This article was first published in the Liberty Reporter: 2014 Summer Newsletter >>
On May 19, the federal judge in Evans v. Utah ordered the state to recognize the marriages of same-sex couples who were legally married in Utah after a federal court struck down a state ban, but before the U.S. Supreme Court temporarily halted additional marriages from taking place. Over 1,000 same-sex couples married in Utah during that time period. The Evans case was brought by four married same sex couples represented by the American Civil Liberties Union LGBT Project, the ACLU of Utah, and Strindberg & Scholnick, LLC. While the Tenth Circuit temporarily put the judge’s order on hold, we are hopeful that the hold will be brief.
“Our clients, like over 1,000 other same-sex couples, were legally married and those marriages cannot now be taken away from them,” said John Mejia, legal director of the ACLU of Utah. “We are confident that the appellate court will uphold the district court’s well reasoned and thorough order making that clear.”
In his ruling, Judge Dale A. Kimball wrote: “The State has placed Plaintiffs and their families in a state of legal limbo with respect to adoptions, child care and custody, medical decisions, employment and health benefits, future tax implications, inheritance, and many other property and fundamental rights associated with marriage. These legal uncertainties and lost rights cause harm each day that the marriage is not recognized.”
Unfortunately, the state filed a notice of appeal to the 10th Circuit Court of Appeals on June 5, along with a motion to stay Judge Kimball’s order while the appeals court considers the case. The appellate court has put a temporary stay in place, but has not yet decided whether to keep the stay in place for a longer time.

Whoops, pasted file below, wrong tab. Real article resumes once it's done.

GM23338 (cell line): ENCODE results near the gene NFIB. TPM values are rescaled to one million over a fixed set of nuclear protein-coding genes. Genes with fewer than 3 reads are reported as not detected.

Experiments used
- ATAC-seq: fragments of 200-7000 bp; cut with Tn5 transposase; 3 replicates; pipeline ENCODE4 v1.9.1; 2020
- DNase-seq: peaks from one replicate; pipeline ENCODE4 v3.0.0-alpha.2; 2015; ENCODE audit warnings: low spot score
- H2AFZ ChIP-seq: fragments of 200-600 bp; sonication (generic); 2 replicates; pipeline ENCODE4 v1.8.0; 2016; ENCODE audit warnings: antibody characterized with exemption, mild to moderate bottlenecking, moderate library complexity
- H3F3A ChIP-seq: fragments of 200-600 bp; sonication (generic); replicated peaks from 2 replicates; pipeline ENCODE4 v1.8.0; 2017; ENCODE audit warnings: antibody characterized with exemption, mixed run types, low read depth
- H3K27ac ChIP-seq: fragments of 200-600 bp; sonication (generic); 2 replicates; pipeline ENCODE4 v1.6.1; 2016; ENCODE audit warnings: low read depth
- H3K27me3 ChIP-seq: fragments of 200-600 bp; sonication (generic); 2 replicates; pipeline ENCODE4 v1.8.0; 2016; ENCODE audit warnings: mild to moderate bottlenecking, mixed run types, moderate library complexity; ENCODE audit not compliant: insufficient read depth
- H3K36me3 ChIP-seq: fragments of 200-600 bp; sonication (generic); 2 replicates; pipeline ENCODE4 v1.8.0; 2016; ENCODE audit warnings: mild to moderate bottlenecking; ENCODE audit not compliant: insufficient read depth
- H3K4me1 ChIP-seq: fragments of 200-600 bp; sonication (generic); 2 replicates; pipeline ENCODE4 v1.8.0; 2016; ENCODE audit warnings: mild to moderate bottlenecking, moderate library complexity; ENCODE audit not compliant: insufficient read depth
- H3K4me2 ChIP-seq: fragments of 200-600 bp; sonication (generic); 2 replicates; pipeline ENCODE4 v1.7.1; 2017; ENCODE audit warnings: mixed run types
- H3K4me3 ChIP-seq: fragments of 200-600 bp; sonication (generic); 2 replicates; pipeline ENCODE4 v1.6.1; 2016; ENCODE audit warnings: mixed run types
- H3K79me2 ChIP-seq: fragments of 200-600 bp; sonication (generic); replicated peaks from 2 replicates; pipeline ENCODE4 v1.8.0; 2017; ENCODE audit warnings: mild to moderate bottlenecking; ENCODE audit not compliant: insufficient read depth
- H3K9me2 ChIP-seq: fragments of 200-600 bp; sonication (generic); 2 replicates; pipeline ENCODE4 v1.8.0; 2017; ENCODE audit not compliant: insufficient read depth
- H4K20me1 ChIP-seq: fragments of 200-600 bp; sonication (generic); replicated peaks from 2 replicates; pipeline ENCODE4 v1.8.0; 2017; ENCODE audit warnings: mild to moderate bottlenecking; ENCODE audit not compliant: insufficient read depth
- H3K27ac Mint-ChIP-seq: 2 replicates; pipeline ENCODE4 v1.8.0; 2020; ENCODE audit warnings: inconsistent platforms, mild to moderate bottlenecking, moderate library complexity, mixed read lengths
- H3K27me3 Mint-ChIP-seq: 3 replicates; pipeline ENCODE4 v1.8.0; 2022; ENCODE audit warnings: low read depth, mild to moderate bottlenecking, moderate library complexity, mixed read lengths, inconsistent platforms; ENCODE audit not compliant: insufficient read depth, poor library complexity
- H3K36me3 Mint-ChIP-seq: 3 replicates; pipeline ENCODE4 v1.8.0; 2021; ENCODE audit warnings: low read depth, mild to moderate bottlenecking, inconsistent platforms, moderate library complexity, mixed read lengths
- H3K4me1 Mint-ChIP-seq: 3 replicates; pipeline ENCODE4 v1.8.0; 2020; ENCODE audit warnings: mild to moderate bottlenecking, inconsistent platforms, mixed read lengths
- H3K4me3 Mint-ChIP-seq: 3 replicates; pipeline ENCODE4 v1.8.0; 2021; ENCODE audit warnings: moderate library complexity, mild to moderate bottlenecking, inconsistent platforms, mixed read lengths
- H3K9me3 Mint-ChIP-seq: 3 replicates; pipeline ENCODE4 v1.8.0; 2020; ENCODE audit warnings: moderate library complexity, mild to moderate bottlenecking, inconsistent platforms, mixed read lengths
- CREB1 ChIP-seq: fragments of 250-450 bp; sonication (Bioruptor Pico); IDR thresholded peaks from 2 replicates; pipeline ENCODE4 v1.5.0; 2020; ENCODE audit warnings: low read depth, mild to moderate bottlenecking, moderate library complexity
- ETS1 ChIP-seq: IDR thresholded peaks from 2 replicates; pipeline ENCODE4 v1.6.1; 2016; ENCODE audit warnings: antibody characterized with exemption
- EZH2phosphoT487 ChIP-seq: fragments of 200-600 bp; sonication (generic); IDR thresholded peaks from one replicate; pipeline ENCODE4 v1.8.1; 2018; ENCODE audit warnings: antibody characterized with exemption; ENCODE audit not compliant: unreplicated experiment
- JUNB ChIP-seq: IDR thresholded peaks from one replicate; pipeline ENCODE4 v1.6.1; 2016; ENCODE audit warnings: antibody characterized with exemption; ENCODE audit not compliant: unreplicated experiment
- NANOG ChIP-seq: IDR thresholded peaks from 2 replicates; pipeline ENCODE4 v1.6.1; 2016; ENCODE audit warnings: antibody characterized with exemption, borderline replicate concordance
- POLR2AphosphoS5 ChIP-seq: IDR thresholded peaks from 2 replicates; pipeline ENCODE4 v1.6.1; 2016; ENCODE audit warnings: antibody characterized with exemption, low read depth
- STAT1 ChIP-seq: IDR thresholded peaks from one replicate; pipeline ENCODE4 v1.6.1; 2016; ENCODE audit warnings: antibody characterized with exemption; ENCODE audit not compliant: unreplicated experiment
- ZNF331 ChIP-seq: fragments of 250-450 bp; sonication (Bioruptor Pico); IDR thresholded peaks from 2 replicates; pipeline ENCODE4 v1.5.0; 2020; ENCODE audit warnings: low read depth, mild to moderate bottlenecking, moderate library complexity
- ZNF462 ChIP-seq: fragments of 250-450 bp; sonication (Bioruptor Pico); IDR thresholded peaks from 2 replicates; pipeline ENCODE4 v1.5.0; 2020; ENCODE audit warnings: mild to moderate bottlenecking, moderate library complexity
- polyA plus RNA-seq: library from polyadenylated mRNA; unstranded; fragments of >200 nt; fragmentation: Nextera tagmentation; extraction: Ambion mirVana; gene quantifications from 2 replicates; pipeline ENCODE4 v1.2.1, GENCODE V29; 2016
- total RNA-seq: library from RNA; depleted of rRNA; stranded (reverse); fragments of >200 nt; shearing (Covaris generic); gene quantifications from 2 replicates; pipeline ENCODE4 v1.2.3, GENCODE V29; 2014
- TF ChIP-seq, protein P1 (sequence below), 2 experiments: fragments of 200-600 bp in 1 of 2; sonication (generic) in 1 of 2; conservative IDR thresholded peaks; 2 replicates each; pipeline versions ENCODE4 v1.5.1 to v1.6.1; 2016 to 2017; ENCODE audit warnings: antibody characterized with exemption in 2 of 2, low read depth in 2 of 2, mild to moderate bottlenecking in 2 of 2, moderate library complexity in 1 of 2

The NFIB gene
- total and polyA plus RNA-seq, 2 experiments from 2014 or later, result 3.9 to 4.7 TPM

“We are deeply disappointed by Governor Herbert and Attorney General Reyes’ decision to appeal the district court’s ruling and to continue their ill-advised and legally unprecedented campaign to strip recognition from these legally married couples and their families,” said John Mejia, “We had hoped that Governor Herbert and Attorney General Reyes would stop wasting taxpayer dollars trying to tear these families apart and let them move on with their lives like any other married couple.”
This lawsuit is separate from the original federal case Kitchen v. Herbert (See page5) challenging Utah’s marriage ban, which is on appeal and awaiting a decision from the U.S. Court of Appeals for the Tenth Circuit.
For more information on this case, please visit: http://www.acluutah.org/legal-work/current-cas